JOHANNESBURG (AP) -- Former South African President Nelson Mandela was hospitalized for a test to determine what is behind an undisclosed stomach ailment, and the country's current leader said the much beloved 93-year-old icon was in no danger.

Mandela, a Nobel peace laureate who spent 27 years in prison for fighting racist white rule, has officially retired and last appeared in public in July 2010. He became South Africa's first black president in 1994 and served one five-year term.

Mandela "has had a long-standing abdominal complaint and doctors feel it needs proper specialist medical attention," President Jacob Zuma said in a statement Saturday morning, asking that Mandela's privacy be respected.

In a follow-up statement later, Zuma added that Mandela had undergone a planned, undisclosed "diagnostic procedure."

Mandela "is fine and fully conscious and the doctors are satisfied with his condition, which they say is consistent with his age," Zuma said. "We are happy that he is not in any danger."

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Reagan shooter John Hinckley wishes he could change 'would-be assassin' image

WASHINGTON (AP) -- The man who tried to kill President Ronald Reagan more than 30 years ago said he would like to be known as something other than a would-be assassin.

John Hinckley made the statement to a doctor who interviewed him in the past year at a Washington mental hospital. The statement and other pieces of information about Hinckley's life are part of hundreds of pages of documents prepared for court hearings in Hinckley's case.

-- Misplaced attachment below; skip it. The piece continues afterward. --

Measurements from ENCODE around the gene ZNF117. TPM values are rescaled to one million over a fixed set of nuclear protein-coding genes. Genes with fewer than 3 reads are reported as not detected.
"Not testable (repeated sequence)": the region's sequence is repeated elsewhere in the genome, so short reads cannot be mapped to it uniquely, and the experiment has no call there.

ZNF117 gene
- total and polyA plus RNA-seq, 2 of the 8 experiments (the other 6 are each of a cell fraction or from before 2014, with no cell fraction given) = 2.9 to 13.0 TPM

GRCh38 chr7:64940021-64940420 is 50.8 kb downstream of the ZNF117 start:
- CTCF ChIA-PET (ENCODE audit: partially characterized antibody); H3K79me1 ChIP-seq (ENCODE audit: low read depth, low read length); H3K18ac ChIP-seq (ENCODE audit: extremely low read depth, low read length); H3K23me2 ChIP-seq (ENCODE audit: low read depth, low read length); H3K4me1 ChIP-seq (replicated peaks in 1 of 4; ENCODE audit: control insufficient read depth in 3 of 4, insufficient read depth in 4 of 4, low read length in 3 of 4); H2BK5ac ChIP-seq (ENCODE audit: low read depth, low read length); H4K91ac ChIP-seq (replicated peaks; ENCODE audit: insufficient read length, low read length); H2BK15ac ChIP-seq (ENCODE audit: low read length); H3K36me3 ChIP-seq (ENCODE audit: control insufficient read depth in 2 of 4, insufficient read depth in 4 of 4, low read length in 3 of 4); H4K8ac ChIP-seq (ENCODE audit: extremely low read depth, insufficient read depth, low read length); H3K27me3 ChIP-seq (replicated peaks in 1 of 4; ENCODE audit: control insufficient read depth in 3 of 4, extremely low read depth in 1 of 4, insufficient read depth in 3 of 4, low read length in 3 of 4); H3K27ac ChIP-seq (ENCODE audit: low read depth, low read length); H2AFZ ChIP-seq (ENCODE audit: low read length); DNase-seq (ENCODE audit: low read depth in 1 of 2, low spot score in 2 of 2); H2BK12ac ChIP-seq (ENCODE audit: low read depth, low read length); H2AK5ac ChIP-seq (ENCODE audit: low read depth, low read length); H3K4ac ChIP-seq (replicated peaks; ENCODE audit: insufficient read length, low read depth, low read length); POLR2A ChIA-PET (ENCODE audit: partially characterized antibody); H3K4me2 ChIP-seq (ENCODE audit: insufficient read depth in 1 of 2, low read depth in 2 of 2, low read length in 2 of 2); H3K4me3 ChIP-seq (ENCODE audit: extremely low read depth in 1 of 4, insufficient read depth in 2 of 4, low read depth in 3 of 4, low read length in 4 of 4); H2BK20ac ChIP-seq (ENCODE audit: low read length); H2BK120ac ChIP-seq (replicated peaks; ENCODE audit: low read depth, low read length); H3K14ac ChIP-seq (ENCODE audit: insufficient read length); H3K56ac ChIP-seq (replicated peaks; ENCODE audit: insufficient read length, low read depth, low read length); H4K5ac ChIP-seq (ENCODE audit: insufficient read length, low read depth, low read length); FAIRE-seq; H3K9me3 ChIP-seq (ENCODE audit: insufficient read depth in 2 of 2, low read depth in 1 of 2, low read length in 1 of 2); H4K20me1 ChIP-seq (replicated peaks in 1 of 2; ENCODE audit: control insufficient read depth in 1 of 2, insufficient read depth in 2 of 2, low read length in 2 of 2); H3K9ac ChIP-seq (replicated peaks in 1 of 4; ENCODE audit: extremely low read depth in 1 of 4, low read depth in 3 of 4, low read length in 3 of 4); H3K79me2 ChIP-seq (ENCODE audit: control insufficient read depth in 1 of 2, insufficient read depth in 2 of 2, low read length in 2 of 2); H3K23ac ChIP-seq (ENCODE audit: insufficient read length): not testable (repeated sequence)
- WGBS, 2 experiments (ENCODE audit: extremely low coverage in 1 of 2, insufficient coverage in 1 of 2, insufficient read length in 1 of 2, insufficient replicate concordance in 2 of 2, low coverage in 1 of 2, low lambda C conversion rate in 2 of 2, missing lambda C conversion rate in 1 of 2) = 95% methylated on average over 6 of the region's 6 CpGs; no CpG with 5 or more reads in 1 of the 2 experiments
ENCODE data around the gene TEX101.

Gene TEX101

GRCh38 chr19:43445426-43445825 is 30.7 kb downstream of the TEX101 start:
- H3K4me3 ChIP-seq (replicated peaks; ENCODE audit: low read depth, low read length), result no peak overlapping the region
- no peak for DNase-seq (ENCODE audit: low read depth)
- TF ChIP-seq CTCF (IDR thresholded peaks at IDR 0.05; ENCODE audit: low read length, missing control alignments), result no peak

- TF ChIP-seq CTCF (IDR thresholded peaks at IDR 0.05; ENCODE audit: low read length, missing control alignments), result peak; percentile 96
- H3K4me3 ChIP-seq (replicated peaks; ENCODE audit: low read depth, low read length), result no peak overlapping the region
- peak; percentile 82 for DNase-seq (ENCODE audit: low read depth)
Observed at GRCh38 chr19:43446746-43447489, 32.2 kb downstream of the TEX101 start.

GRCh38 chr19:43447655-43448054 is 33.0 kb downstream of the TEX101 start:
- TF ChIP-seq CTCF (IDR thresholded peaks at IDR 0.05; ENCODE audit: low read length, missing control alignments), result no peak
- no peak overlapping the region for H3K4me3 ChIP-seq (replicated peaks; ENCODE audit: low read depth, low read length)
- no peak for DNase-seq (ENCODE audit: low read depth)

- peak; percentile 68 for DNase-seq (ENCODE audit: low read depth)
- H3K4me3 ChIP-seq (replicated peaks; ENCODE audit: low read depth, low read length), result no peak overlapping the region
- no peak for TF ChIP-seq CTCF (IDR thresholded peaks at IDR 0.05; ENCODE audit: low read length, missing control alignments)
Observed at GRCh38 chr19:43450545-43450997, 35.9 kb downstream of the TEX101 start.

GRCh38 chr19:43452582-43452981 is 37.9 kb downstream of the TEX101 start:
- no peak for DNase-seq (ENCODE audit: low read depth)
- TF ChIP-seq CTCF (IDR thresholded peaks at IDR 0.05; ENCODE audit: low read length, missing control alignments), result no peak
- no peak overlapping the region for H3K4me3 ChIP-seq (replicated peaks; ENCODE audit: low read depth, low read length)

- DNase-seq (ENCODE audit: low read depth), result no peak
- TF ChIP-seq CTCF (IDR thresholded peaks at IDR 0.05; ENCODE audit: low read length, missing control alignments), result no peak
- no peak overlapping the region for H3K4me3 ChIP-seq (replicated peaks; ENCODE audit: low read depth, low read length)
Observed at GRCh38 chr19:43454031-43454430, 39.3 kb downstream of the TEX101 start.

Hinckley, who shot and wounded Reagan in 1981, is seeking more freedom from the hospital. He has been allowed to visit his mother's home in Williamsburg, Va., for up to 10 days at a time. Attorneys for the government believe he his trips should remain at 10 days.

A jury found Hinckley to be insane when he shot Reagan in an effort to impress actress Jodie Foster. He has spent most of the past three decades at St. Elizabeths Hospital in Washington. In recent years, doctors have said his mental illness has been in remission.

Hinckley said he still thinks about the actress, but only to ask himself "what was it about her that made me do this."

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Hanks, Streep, Kermit, other stars dress down for final Oscar rehearsal before the big show

LOS ANGELES (AP) -- The Academy Awards are a big deal -- even to A-listers. That's why a parade of stars came through the theater at the Hollywood & Highland Center Saturday to run through their lines and prepare to address their peers in front of a worldwide audience of millions.

MUPPET REHEARSAL: Even celebrities of the felt variety took time to practice their lines. Though Kermit the Frog and Miss Piggy have been famous for decades, they still rehearsed like the dedicated pros they are.

The two Muppets and their invisible operators delighted the crew of show workers with their playful banter and puppet antics. Film academy president Tom Sherak was so taken with the two that he sat nearby throughout their rehearsal.

"Hey Don, it's been too long," Kermit said to the show's producer-director, Don Mischer.

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Danica Patrick gets spun out early in Nationwide Series race at Daytona, finishes 38th

DAYTONA BEACH, Fla. (AP) -- Danica Patrick's day started at the front of the pack. It ended with another frustrating wreck.

After starting from the pole position in Saturday's Nationwide Series race at Daytona International Speedway, Patrick was caught in a crash when JR Motorsports teammate Cole Whitt nudged her rear bumper and sent her spinning into the wall.

Patrick vented her frustration on the radio with her team immediately after the wreck, then acknowledged after the race that she wanted an explanation.

"I don't think it's ever great when teammates come together," Patrick said. "So we'll have to figure out what happened and move forward."

Whitt said he didn't mean to wreck Patrick, saying the incident was a result of the bumper-to-bumper style of racing at Daytona.